Using Your Voice
By Heather Blake
During the opening session of Pardes Summer Program Session 1, Rabba Yaffa Epstein, my brilliant Introduction to Talmud teacher, introduced the text from Babylonian Talmud Tractate Shabbat 88b-89a. In this text, Moses ascends to the heavens to receive the Torah. Not only is God there but Moses is also surrounded by angry angels. These angels are mad because they are perfect infinite beings completely capable of keeping the Torah alive forever and God wants to give the Torah to humans, who are prone to make mistakes and who could forget the Torah and not pass it on. God’s response to the angels is for Moses to use his voice and answer the angels. Moses is scared, but God offers protection and Moses shares eight of the ten commandments showing that these commandments do not apply to angels: God took humans out of Egypt, angels will not sin, so they do not need to be told do not steal, commit adultery, murder and so on. The Torah is for people- it is not for perfect all-knowing beings, but for mortals who make mistakes. It is given to us and we have the important responsibility to preserve and pass it down from generation to generation. This opening session set the tone for my time at Pardes.
For the next three weeks, I would delve into the oral Torah, the Talmud, a text that I had no experience with, something that I was not sure I could grasp without significant prior knowledge. Yaffa helped us understand the important history of Talmud, both Palestinian Talmud and the Babylonian Talmud. And then we went right into examining Babylonian Talmud in chavruta (partner learning). We studied Tractate Eruvin, which begins with rules about an Eruv, a ritual “fence” that distinguishes the boundaries of a community where Jews are allowed to carry items on Shabbat or Yom Kippur. We explored what sections of the community were included in the eruv. Since the Babylonian Talmud was taught orally for many years before it was codified in 220 C.E., it is not always clear how to spell every word and we looked at the case with the word Me’abrin. The debate ensues with Rav and Shmuel about whether we spell Me’abrin with an alef or ayin- both words mean to extend but with different roots and connotations. The text continues to emphasize the power of using exact language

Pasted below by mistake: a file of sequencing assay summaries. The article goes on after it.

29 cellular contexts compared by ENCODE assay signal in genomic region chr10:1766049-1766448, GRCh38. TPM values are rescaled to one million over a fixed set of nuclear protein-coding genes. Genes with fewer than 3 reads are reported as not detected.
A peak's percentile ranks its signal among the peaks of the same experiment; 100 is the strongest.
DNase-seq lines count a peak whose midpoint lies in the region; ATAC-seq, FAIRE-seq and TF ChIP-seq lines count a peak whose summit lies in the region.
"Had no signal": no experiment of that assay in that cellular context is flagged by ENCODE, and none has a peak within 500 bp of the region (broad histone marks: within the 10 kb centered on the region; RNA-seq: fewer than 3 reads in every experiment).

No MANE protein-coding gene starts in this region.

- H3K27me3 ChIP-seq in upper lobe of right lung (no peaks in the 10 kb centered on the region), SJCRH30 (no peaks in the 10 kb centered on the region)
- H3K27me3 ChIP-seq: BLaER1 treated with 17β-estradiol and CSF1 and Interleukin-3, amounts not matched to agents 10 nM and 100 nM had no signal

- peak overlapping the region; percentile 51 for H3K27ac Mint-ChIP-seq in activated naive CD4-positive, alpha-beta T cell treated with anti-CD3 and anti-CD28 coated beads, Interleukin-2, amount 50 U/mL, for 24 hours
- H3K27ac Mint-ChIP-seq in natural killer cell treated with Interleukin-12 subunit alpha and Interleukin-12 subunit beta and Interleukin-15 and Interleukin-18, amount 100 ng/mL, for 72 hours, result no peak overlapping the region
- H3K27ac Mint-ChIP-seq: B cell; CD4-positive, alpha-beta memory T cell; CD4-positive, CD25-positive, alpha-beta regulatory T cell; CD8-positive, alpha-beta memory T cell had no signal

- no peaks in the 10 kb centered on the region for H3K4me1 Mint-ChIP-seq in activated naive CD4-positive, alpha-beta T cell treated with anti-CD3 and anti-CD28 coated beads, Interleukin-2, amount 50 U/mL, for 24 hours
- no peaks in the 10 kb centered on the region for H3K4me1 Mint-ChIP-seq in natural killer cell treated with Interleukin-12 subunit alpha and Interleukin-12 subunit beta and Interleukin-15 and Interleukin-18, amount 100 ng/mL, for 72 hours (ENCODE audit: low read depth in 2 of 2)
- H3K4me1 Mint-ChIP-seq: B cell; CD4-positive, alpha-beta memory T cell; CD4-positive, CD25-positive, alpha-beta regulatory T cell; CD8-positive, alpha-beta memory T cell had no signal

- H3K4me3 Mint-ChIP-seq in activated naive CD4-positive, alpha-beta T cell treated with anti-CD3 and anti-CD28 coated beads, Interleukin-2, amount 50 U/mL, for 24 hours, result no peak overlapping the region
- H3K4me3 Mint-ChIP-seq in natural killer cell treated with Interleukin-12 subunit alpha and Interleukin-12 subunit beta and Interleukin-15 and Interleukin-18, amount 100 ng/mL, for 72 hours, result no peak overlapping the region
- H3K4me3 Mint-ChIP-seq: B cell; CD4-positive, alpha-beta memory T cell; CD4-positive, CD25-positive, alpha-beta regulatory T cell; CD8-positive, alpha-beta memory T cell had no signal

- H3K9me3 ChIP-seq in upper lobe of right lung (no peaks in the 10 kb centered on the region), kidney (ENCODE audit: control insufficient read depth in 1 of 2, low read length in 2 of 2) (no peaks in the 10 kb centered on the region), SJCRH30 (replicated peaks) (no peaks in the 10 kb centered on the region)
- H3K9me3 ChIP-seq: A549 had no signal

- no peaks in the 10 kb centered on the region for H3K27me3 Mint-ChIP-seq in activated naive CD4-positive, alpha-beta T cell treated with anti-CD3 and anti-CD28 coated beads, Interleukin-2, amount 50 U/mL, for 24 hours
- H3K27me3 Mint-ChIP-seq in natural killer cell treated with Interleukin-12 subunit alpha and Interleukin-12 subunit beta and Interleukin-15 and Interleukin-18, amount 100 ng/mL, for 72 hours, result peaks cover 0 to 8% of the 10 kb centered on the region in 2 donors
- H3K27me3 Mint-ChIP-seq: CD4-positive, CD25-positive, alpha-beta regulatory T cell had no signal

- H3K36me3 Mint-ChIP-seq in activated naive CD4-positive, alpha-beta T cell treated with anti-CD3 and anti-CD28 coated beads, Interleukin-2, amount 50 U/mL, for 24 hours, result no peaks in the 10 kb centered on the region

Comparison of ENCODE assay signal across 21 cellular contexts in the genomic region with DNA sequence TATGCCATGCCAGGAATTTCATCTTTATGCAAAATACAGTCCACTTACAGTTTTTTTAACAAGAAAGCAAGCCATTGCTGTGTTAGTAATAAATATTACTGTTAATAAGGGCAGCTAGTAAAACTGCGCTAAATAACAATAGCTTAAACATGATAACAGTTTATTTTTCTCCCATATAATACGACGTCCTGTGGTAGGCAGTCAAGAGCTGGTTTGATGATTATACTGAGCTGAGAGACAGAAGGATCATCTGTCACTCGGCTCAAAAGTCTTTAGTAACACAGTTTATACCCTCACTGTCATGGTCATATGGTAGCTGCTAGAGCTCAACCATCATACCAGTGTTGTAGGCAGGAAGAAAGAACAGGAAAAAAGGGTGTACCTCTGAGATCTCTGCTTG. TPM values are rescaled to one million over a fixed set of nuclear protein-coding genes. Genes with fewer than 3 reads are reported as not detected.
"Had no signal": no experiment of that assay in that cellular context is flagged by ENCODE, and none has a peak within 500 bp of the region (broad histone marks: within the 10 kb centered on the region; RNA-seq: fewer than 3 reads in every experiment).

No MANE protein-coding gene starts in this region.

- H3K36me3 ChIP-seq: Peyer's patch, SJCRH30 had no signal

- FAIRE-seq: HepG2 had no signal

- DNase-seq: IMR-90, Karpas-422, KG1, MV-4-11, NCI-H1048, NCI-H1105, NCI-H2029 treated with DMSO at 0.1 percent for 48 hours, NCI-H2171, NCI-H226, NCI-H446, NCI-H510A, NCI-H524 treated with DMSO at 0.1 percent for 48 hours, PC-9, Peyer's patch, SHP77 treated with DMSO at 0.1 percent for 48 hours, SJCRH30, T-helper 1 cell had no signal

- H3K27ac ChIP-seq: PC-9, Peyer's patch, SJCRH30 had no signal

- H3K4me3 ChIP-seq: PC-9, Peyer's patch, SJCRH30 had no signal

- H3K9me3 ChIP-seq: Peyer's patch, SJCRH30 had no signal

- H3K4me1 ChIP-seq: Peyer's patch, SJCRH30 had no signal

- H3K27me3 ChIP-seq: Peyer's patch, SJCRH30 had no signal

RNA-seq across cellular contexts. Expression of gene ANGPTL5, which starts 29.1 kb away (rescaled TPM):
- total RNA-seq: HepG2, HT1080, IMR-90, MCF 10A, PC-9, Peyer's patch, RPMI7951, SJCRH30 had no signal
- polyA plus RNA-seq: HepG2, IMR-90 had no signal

Before I knew it, the Talmud moved in a new direction sharing about Rabbis journeys and lessons that do not necessarily seem to relate to the concept of Eruv. Yaffa taught us that these “tangents” hold great meaning and we delved into understanding them. One of these “tangents” in Gemara-Eruvin 53b-54a was particularly meaningful. פתח פומיך קרי פתח פומיך תני כי היכי דתתקיים ביך “Open Your mouth and read Torah, open your mouth and learn in order that your studies should endure in you…” This line perfectly sums up my experience at Pardes. I learned the importance of having a chavruta partner to discuss the Talmud. I could not understand all the different nuances until hearing different perspectives from my partner, classmates and historical significance and insight from my teacher Yaffa Epstein. Every class was a discussion. We used our voices and expressed our frustrations, our different viewpoints, and how the text relates to our daily lives.
This Torah was not made for immortal perfect angels, but for us and we all have a voice. It is our privilege, our responsibility to learn Torah, to use our voice to understand its meanings. It is never too late to learn Torah. There were students at Pardes ranging from 19-85 from all different countries and backgrounds united by the desire to study Jewish texts.
The Torah is a living document that can be understood in a myriad of ways as we age and grow. We will wrestle with challenging parts and we will be inspired by other parts, but ultimately it is our precious gift. We have the ability to use our voices, so that Torah endures in us and future generations.